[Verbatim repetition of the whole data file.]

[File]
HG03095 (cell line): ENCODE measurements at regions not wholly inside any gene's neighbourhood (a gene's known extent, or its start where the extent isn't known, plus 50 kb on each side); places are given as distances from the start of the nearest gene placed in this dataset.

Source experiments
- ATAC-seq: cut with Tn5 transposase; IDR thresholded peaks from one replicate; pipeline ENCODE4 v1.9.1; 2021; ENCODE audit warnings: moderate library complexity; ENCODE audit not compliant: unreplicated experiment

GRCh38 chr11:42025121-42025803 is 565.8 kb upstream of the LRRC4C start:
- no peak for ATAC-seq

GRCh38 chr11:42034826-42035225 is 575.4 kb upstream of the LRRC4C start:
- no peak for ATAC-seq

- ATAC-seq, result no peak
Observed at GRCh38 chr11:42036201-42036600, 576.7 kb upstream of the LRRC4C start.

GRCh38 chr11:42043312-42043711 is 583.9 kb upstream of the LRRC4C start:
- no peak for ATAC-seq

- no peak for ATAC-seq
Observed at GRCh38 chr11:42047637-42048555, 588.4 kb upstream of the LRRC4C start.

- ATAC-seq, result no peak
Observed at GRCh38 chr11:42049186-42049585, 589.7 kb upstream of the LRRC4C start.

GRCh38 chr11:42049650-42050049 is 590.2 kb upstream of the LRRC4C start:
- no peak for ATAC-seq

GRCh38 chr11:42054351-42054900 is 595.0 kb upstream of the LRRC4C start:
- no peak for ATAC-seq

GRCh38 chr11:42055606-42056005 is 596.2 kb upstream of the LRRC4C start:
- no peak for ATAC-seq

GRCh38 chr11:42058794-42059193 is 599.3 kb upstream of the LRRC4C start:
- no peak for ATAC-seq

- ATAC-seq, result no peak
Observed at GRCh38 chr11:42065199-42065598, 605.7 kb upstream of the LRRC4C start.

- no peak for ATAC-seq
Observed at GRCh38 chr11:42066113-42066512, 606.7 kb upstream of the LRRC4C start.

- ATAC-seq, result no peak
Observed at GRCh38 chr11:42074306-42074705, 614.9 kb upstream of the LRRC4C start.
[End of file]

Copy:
HG03095 (cell line): ENCODE measurements at regions not wholly inside any gene's neighbourhood (a gene's known extent, or its start where the extent isn't known, plus 50 kb on each side); places are given as distances from the start of the nearest gene placed in this dataset.

Source experiments
- ATAC-seq: cut with Tn5 transposase; IDR thresholded peaks from one replicate; pipeline ENCODE4 v1.9.1; 2021; ENCODE audit warnings: moderate library complexity; ENCODE audit not compliant: unreplicated experiment

GRCh38 chr11:42025121-42025803 is 565.8 kb upstream of the LRRC4C start:
- no peak for ATAC-seq

GRCh38 chr11:42034826-42035225 is 575.4 kb upstream of the LRRC4C start:
- no peak for ATAC-seq

- ATAC-seq, result no peak
Observed at GRCh38 chr11:42036201-42036600, 576.7 kb upstream of the LRRC4C start.

GRCh38 chr11:42043312-42043711 is 583.9 kb upstream of the LRRC4C start:
- no peak for ATAC-seq

- no peak for ATAC-seq
Observed at GRCh38 chr11:42047637-42048555, 588.4 kb upstream of the LRRC4C start.

- ATAC-seq, result no peak
Observed at GRCh38 chr11:42049186-42049585, 589.7 kb upstream of the LRRC4C start.

GRCh38 chr11:42049650-42050049 is 590.2 kb upstream of the LRRC4C start:
- no peak for ATAC-seq

GRCh38 chr11:42054351-42054900 is 595.0 kb upstream of the LRRC4C start:
- no peak for ATAC-seq

GRCh38 chr11:42055606-42056005 is 596.2 kb upstream of the LRRC4C start:
- no peak for ATAC-seq

GRCh38 chr11:42058794-42059193 is 599.3 kb upstream of the LRRC4C start:
- no peak for ATAC-seq

- ATAC-seq, result no peak
Observed at GRCh38 chr11:42065199-42065598, 605.7 kb upstream of the LRRC4C start.

- no peak for ATAC-seq
Observed at GRCh38 chr11:42066113-42066512, 606.7 kb upstream of the LRRC4C start.

- ATAC-seq, result no peak
Observed at GRCh38 chr11:42074306-42074705, 614.9 kb upstream of the LRRC4C start.